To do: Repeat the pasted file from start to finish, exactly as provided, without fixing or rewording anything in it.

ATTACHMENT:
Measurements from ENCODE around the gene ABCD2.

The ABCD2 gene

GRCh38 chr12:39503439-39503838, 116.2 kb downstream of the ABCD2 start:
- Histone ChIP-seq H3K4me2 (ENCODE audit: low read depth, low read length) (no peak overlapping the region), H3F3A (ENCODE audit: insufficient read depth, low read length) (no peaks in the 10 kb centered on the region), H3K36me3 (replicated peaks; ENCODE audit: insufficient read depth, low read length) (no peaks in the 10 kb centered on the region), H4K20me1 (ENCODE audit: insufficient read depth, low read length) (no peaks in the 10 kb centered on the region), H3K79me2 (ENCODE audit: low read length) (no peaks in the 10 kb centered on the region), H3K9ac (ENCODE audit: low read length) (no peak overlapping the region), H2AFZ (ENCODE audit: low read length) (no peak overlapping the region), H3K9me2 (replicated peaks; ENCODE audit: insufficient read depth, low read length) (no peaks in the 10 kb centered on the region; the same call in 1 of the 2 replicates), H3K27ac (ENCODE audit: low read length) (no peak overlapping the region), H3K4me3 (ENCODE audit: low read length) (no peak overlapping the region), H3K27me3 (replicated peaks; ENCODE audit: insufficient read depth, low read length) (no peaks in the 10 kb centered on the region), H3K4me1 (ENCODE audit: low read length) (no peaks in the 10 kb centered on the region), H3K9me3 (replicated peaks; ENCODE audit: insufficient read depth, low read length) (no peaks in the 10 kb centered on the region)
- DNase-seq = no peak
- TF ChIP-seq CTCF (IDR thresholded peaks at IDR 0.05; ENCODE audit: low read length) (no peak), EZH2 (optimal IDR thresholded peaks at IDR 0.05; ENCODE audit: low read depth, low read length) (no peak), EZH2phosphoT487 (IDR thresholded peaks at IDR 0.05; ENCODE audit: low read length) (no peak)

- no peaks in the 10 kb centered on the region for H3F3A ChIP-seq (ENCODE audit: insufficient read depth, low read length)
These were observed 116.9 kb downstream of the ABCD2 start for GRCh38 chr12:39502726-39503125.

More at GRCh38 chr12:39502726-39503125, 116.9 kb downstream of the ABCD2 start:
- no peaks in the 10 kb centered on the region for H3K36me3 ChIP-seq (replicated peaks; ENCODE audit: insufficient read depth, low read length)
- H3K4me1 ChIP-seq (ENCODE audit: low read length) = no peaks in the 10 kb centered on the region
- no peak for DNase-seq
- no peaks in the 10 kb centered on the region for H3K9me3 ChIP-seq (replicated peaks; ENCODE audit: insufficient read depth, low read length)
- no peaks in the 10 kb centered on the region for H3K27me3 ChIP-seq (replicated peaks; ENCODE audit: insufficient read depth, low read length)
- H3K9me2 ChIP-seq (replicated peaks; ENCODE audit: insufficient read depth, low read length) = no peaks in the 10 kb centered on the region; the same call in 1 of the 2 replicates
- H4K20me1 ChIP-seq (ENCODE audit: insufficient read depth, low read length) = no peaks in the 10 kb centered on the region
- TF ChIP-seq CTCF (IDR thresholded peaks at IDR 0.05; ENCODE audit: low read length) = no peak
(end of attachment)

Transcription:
Measurements from ENCODE around the gene ABCD2.

The ABCD2 gene

GRCh38 chr12:39503439-39503838, 116.2 kb downstream of the ABCD2 start:
- Histone ChIP-seq H3K4me2 (ENCODE audit: low read depth, low read length) (no peak overlapping the region), H3F3A (ENCODE audit: insufficient read depth, low read length) (no peaks in the 10 kb centered on the region), H3K36me3 (replicated peaks; ENCODE audit: insufficient read depth, low read length) (no peaks in the 10 kb centered on the region), H4K20me1 (ENCODE audit: insufficient read depth, low read length) (no peaks in the 10 kb centered on the region), H3K79me2 (ENCODE audit: low read length) (no peaks in the 10 kb centered on the region), H3K9ac (ENCODE audit: low read length) (no peak overlapping the region), H2AFZ (ENCODE audit: low read length) (no peak overlapping the region), H3K9me2 (replicated peaks; ENCODE audit: insufficient read depth, low read length) (no peaks in the 10 kb centered on the region; the same call in 1 of the 2 replicates), H3K27ac (ENCODE audit: low read length) (no peak overlapping the region), H3K4me3 (ENCODE audit: low read length) (no peak overlapping the region), H3K27me3 (replicated peaks; ENCODE audit: insufficient read depth, low read length) (no peaks in the 10 kb centered on the region), H3K4me1 (ENCODE audit: low read length) (no peaks in the 10 kb centered on the region), H3K9me3 (replicated peaks; ENCODE audit: insufficient read depth, low read length) (no peaks in the 10 kb centered on the region)
- DNase-seq = no peak
- TF ChIP-seq CTCF (IDR thresholded peaks at IDR 0.05; ENCODE audit: low read length) (no peak), EZH2 (optimal IDR thresholded peaks at IDR 0.05; ENCODE audit: low read depth, low read length) (no peak), EZH2phosphoT487 (IDR thresholded peaks at IDR 0.05; ENCODE audit: low read length) (no peak)

- no peaks in the 10 kb centered on the region for H3F3A ChIP-seq (ENCODE audit: insufficient read depth, low read length)
These were observed 116.9 kb downstream of the ABCD2 start for GRCh38 chr12:39502726-39503125.

More at GRCh38 chr12:39502726-39503125, 116.9 kb downstream of the ABCD2 start:
- no peaks in the 10 kb centered on the region for H3K36me3 ChIP-seq (replicated peaks; ENCODE audit: insufficient read depth, low read length)
- H3K4me1 ChIP-seq (ENCODE audit: low read length) = no peaks in the 10 kb centered on the region
- no peak for DNase-seq
- no peaks in the 10 kb centered on the region for H3K9me3 ChIP-seq (replicated peaks; ENCODE audit: insufficient read depth, low read length)
- no peaks in the 10 kb centered on the region for H3K27me3 ChIP-seq (replicated peaks; ENCODE audit: insufficient read depth, low read length)
- H3K9me2 ChIP-seq (replicated peaks; ENCODE audit: insufficient read depth, low read length) = no peaks in the 10 kb centered on the region; the same call in 1 of the 2 replicates
- H4K20me1 ChIP-seq (ENCODE audit: insufficient read depth, low read length) = no peaks in the 10 kb centered on the region
- TF ChIP-seq CTCF (IDR thresholded peaks at IDR 0.05; ENCODE audit: low read length) = no peak